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Angelou symbolized strength, renewal

Angelou

Maya Angelou, a child of the Jim Crow South who rose to international prominence as a writer known for her frank chronicles of personal history and a performer instantly identified by her regal presence and rich, honeyed voice, died Wednesday at her home in Winston-Salem, North Carolina. She was 86.

Her literary agent, Helen Brann, confirmed the death but said she did not know the immediate cause. Angelou had heart ailments and had been in declining health for years.

She established her literary reputation in 1970 with “I Know Why the Caged Bird Sings,” a memoir detailing the racism and abuse she endured during her harrowing childhood.

From her desperate early years, Angelou gradually moved into nightclub dancing and from there began a career in the arts that spanned more than 60 years. She sang cabaret and calypso, danced with Alvin Ailey, acted on Broadway, directed for film and television and wrote more than 30 books, including poetry, essays and, responding to the public’s appetite for her life story, six autobiographies.

She won three Grammy Awards for spoken-word recordings of her poetry and prose and was invited by President-elect Bill Clinton to read an original poem at his first inauguration in 1993, making her only the second poet in history, after Robert Frost, to be so honored.

Her poem, “On the Pulse of Morning,” spoke of a hope that the country’s diverse people would find new unity after chapters in American history of oppression and division.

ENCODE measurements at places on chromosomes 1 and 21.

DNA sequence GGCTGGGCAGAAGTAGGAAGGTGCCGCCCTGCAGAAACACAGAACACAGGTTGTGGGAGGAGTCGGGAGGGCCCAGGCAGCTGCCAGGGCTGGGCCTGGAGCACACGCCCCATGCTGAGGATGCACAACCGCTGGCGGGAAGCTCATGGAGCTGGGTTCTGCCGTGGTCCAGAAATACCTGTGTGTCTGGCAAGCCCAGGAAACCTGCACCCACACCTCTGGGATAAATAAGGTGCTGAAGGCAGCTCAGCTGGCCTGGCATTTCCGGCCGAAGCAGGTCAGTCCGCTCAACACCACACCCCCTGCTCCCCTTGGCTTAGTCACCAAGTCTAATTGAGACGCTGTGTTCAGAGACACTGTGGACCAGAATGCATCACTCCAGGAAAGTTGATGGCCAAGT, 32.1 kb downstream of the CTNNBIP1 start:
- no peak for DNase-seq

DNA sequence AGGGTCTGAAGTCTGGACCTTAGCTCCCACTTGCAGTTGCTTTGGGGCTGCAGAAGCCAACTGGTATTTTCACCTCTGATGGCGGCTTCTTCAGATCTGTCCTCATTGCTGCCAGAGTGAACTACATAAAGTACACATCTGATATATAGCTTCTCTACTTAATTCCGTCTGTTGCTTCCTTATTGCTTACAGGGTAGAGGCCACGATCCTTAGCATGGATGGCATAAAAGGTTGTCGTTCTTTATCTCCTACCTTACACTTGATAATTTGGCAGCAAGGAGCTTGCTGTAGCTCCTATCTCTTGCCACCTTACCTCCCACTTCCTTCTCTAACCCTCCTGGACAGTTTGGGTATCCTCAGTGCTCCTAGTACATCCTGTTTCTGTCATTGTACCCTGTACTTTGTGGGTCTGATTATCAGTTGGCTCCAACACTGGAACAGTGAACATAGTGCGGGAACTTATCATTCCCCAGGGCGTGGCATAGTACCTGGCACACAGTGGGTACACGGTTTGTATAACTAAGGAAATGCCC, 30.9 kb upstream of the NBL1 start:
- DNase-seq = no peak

“Lift up your eyes upon /The day breaking for you,” she said as the nation watched. “Give birth again / To the dream.”

It was her story of personal transformation in “I Know Why the Caged Bird Sings” that launched Angelou’s career and brought her wide recognition as a symbol of strength overcoming struggle.

“She brought an understanding of the dilemmas and dangers and exhilarations of black womanhood more to the fore than almost any autobiographer before her time,” said Arnold Rampersad, a literary critic and professor emeritus of English at Stanford University.

“She challenged assumptions about what was possible for a poor black girl from the South, and she emerged as a figure of courage, honesty and grace.”

“I Know Why the Caged Bird Sings” focused on growing up in her grandmother’s care in segregated Stamps, Arkansas, and on her rape by her mother’s boyfriend at age 7, “a breaking and entering when even the senses are torn apart.”

The book, which came at the leading edge of a renaissance in literature by black female writers such as Toni Morrison and Alice Walker, traces the young Angelou’s effort to recover her voice and a sense of control over her body and her life, beginning with her recitation of “A Tale of Two Cities” at the behest of a family friend.

Enduringly popular, “I Know Why the Caged Bird Sings” has been translated into 17 languages, sold more than 1 million copies and still appears on high school and college reading lists.

None of her poetry or prose brought the same acclaim as “I Know Why the Caged Bird Sings,” but in some sense, Angelou existed in a realm untouched by criticism. She developed a devoted group of readers who adored her and were drawn to her poems, which featured accessible rhymes and themes of cultivating love, conquering injustice and speaking out of silence. Her ability to reach a mass audience, including people who didn’t consider themselves poetry readers, set her apart. A fixture on the lecture circuit and popular guest on Oprah Winfrey’s talk show, her personal story became a platform for her message of renewal and hope.

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